The Ruin of All Witches (häftad)
Häftad (Paperback / softback)
Antal sidor
Penguin Books Ltd
21 x 195 x 129 mm
250 g
B-format paperback

The Ruin of All Witches

Life and Death in the New World

Häftad,  Engelska, 2022-10-06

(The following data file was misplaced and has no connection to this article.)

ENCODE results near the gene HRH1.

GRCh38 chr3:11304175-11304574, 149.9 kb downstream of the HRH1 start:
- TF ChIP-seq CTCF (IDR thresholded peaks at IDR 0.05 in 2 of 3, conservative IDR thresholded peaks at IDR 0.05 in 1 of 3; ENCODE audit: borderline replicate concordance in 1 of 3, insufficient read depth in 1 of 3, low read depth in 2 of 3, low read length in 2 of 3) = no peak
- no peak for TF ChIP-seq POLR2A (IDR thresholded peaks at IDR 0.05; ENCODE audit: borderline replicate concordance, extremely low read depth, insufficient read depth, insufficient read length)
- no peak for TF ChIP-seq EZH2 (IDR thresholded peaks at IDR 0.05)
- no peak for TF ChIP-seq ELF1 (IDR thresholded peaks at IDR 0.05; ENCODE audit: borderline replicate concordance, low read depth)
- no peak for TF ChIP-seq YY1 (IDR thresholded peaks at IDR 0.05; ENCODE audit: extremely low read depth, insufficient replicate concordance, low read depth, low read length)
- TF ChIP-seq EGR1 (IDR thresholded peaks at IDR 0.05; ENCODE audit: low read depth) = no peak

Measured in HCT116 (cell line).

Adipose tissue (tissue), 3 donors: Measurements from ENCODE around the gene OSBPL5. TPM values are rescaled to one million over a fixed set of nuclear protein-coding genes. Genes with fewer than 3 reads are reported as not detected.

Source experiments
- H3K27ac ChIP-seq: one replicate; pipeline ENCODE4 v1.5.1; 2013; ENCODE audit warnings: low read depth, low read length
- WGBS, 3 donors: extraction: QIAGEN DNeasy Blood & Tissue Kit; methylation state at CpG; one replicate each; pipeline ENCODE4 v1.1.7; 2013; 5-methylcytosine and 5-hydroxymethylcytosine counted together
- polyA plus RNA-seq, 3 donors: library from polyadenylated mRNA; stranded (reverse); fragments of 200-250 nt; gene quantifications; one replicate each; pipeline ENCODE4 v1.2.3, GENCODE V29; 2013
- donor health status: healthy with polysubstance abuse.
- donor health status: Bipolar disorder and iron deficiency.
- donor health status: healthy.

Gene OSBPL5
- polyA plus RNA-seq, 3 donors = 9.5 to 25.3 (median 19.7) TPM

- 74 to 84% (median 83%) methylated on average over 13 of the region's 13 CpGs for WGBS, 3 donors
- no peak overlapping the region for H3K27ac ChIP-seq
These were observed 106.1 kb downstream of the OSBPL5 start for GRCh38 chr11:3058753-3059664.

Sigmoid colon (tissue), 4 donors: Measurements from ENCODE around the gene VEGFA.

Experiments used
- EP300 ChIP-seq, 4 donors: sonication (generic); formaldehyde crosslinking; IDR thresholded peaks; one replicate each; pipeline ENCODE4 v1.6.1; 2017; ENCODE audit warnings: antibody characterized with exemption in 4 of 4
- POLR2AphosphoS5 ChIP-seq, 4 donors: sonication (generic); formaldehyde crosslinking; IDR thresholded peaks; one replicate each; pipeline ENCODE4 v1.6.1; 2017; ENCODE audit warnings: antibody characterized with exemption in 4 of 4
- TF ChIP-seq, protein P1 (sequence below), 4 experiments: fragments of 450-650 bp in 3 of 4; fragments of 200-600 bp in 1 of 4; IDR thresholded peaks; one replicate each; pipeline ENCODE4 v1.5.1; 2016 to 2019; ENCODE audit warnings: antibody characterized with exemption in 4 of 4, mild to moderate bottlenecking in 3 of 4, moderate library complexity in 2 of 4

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*THE SUNDAY TIMES BESTSELLER* *SHORTLISTED FOR THE WOLFSON HISTORY PRIZE* *A TIMES, SUNDAY TIMES AND BBC HISTORY BOOK OF THE YEAR* 'A bona fide historical classic' Sunday Times 'Simply one of the best history books I have ever read' BBC History In the frontier town of Springfield in 1651, peculiar things begin to happen. Precious food spoils, livestock ails and property vanishes. People suffer fits and are plagued by strange visions and dreams. Children sicken and die. As tensions rise, rumours spread of witches and heretics, and the community becomes tangled in a web of spite, distrust and denunciation. The finger of suspicion falls on a young couple struggling to make a home and feed their children: Hugh Parsons the irascible brickmaker and his troubled wife, Mary. It will be their downfall. The Ruin of All Witches tells the dark, real-life folktale of witch-hunting in a remote Massachusetts plantation. These were the turbulent beginnings of colonial America, when English settlers' dreams of love and liberty, of founding a 'city on a hill', gave way to paranoia and terror, enmity and rage. Drawing on uniquely rich, previously neglected source material, Malcolm Gaskill brings to life a New World existence steeped in the divine and the diabolic, in curses and enchantments, and precariously balanced between life and death. Through the gripping micro-history of a family tragedy, we glimpse an entire society caught in agonized transition between supernatural obsessions and the age of enlightenment. We see, in short, the birth of the modern world. 'Gaskill tells this deeply tragic story with immense empathy and compassion, as well as historical depth' The Guardian 'As compelling as a campfire story ... Gaskill brings this sinister past vividly to life' Erica Wagner, Financial Times Sunday Times bestseller, November 2022